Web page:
Melanocytes function

Melanocytes function.

What are the functions of melanocytes?

The classic melanocytes function is melanin pigment synthesis. The non-classical, non-cutaneous melanocytes
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dispersed across the body carry out a variety of functions depending on their locations. They may retain common lineage signature function of melanin pigment synthesis. The type of melanin pigment (eumelanin or pheomelanin) produced and their relative proportion in the skin decides one's skin color.

Melanocyte precursors cells differentiate and migrate from the neural crest via the mesenchyme into the epidermis and hair follicles. Classical melanocytes are pigment producing cells, which are found in the dermis, epidermis and hair follicles. During development they follow the dorsolateral migratory pathway. Nonclassical melanocytes migrate to several non-cutaneous sites. Interacting continuously with the surrounding tissues, they makeup local populations having different functions. The non-cutaneous sites include eyes, inner ear, brain, leptomeninges and heart.

Classical melanocytes functions

In many species of animals the melanocytes have evolved to provide camouflage from prey and predators. In humans, protection against UV radiation has evolved as one of the primary functions of the pigment producing cells. Skin pigmentation, being the most apparent display of human polymorphic traits, defines ethnicity and race.
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UV radiation causes cellular damage and DNA damage. The cap-like melanin pigment accumulation above the nucleus of the keratinocyte, protects the nucleus from the DNA damage. The antioxidative and redox signaling activity during of the melanogenesis process neutralizes the harmful free radicals in the skin. The hair color is also due to the pigment deposit in the hair shaft. Grey hair appears when the melanocytes in the hair follicle stop producing and depositing melanin.
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The highly reactive quinone intermediates produced during melanogenesis have antibacterial and antifungal properties. The post inflammatory hyperpigmentation by the melanocytes dampens the inflammatory response and suppresses inflammation. They also interact with Langerhans cells and regulate skin immune response.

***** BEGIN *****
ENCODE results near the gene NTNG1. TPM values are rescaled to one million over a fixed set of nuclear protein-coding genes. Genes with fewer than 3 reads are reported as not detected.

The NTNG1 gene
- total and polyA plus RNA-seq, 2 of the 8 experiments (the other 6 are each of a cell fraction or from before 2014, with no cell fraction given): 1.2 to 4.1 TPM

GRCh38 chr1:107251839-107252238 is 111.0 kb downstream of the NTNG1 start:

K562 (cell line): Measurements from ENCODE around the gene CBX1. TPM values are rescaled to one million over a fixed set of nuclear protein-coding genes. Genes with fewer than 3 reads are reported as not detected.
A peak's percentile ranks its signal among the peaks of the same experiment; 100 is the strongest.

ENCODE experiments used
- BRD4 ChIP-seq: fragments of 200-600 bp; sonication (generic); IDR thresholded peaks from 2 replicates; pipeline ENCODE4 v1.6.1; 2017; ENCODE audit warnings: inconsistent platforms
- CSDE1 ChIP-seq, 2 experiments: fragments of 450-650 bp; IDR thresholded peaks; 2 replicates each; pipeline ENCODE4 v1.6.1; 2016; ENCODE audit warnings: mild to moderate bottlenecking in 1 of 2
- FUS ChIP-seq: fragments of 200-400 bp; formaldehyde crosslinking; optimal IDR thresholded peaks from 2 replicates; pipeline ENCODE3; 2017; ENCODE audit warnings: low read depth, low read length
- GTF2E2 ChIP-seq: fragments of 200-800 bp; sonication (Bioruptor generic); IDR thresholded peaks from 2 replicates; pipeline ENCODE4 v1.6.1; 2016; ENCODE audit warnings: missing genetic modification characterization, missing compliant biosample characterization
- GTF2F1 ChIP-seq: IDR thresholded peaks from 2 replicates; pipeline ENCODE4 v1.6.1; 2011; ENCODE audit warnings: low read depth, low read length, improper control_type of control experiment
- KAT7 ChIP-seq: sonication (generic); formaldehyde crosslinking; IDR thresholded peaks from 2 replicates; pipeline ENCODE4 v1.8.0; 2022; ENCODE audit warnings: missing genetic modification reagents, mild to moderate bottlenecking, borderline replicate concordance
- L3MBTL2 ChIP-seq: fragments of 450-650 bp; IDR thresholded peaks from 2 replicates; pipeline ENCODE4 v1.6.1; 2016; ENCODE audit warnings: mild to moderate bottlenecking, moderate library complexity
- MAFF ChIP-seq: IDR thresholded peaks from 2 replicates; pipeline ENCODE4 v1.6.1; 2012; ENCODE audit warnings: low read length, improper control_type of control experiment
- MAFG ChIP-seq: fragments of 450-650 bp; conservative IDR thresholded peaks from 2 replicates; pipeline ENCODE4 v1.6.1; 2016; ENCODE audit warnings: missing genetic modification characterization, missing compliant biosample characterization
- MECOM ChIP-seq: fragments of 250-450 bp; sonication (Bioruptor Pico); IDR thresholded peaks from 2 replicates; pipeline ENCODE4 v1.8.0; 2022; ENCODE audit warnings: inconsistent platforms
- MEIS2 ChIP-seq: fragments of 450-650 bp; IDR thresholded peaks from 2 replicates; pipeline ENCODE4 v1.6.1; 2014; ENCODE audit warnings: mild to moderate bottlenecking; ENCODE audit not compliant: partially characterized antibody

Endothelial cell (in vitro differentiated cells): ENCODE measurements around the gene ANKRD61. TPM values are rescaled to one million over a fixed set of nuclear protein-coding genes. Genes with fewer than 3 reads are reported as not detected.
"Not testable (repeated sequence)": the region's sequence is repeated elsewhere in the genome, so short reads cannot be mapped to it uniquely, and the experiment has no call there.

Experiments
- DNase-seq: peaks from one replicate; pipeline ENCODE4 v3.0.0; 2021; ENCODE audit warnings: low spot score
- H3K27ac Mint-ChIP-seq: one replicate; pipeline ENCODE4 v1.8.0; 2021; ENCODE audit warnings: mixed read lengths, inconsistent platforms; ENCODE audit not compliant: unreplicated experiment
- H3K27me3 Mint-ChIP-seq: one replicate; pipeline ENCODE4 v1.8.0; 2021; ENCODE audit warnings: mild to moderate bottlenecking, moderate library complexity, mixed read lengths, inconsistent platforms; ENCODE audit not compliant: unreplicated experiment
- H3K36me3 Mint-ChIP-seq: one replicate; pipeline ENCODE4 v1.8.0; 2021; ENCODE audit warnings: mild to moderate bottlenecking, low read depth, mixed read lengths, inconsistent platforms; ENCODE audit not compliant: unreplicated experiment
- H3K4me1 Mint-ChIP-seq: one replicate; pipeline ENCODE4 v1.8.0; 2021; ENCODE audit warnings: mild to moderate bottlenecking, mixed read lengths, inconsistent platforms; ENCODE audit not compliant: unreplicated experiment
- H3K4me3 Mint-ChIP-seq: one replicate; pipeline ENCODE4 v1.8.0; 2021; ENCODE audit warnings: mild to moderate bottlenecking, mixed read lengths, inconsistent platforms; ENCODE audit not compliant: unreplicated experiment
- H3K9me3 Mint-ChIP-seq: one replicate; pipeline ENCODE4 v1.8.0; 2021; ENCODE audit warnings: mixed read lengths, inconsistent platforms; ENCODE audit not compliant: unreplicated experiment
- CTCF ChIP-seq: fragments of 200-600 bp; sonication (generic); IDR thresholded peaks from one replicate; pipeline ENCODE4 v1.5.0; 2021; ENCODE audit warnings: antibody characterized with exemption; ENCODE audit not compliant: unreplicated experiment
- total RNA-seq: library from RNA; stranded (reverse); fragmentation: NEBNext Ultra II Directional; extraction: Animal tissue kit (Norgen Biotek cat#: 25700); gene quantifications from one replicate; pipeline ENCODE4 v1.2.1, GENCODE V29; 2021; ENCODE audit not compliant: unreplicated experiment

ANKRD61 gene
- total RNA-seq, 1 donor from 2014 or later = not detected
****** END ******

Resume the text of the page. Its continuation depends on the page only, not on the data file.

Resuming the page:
Nonclassical melanocytes functions

The presence of the melanocytes and melanin is necessary for the proper functioning of inner ear, eyes, heart and brain.

Melanocytes function in eyes

Pigment cells are found in retinal pigment epithelium (RPE) and uveal tract in the eyes.

RPE
RPE melanin is essential for the development of neural retina. RPE cells are thought to produce melanosomes only during the prenatal period. RPE melanin protects the neural retina from reactive oxygen species and macular degeneration. RPE also provides visual acuity.
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Uveal melanocytes
The uvea, the middle layer of eye, is divided into choroid, ciliary body and iris. All the three parts have pigment cells. The pigment cells of the iris impart the eye color to an individual. The pigment in the choroid is believed to protect the cells from oxidative damage by free radicals.

Functions of melanocytes of the inner ear

The pigment producing cells are found in the cochlea and the vestibular organ. The lack of these cells or lack of inner ear melanocyte function can lead to deafness.
Cochlear melanocytes are present within the stria vascularis and the modiolus. They are essential for the proper development and function of cochlea.
The vestibular labyrinth of the inner ear also has pigment cells. It is believed that they may be associated with balance perception.

The melanocytes of the heart

These group of cells are found in the valves and septa of the heart. Cardiac pigment cells, though appear not essential for heart activity, are found to trigger atrial arrhythmia. They may be regulating Ca levels and redox signaling.

Functions of the melanocytes of the brain

These cells are found in the sympathetic cephalic ganglia and leptomeninges. The melanocytes are also found along cerebral capillaries. The ventrolateral surfaces of the medulla oblongata are covered by the pigment cells. Endocrine and redox activity are attributed to these cells. The pigment present is brain-specific neuromelanin.
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Reference:
1.Tsatmali M, Ancans J, Thody AJ. Melanocyte function and its control by melanocortin peptides. J Histochem Cytochem. 2002 Feb;50(2):125-33.
2.Gertrude-E. Costin, Vincent J. Hearing. Human skin pigmentation: melanocytes modulate skin color in response to stress. The FASEB Journal vol. 21 no. 4 976-994.

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Current topic in dynamic skin care: Melanocytes function.